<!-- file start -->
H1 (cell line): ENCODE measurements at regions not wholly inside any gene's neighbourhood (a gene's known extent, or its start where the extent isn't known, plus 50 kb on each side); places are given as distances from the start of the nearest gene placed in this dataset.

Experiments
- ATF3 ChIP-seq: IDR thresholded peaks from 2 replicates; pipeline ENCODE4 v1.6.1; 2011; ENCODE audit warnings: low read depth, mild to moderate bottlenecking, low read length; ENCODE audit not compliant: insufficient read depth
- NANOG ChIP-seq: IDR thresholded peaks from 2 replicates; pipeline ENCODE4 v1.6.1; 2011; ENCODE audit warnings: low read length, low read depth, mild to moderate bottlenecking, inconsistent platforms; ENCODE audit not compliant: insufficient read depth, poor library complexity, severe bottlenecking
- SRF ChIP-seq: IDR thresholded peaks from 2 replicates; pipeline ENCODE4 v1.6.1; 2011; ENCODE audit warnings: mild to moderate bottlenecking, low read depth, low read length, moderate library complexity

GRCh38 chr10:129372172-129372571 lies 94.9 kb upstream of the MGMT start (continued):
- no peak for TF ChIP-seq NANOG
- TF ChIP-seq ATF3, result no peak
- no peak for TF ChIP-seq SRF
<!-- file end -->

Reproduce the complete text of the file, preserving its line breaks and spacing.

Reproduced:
H1 (cell line): ENCODE measurements at regions not wholly inside any gene's neighbourhood (a gene's known extent, or its start where the extent isn't known, plus 50 kb on each side); places are given as distances from the start of the nearest gene placed in this dataset.

Experiments
- ATF3 ChIP-seq: IDR thresholded peaks from 2 replicates; pipeline ENCODE4 v1.6.1; 2011; ENCODE audit warnings: low read depth, mild to moderate bottlenecking, low read length; ENCODE audit not compliant: insufficient read depth
- NANOG ChIP-seq: IDR thresholded peaks from 2 replicates; pipeline ENCODE4 v1.6.1; 2011; ENCODE audit warnings: low read length, low read depth, mild to moderate bottlenecking, inconsistent platforms; ENCODE audit not compliant: insufficient read depth, poor library complexity, severe bottlenecking
- SRF ChIP-seq: IDR thresholded peaks from 2 replicates; pipeline ENCODE4 v1.6.1; 2011; ENCODE audit warnings: mild to moderate bottlenecking, low read depth, low read length, moderate library complexity

GRCh38 chr10:129372172-129372571 lies 94.9 kb upstream of the MGMT start (continued):
- no peak for TF ChIP-seq NANOG
- TF ChIP-seq ATF3, result no peak
- no peak for TF ChIP-seq SRF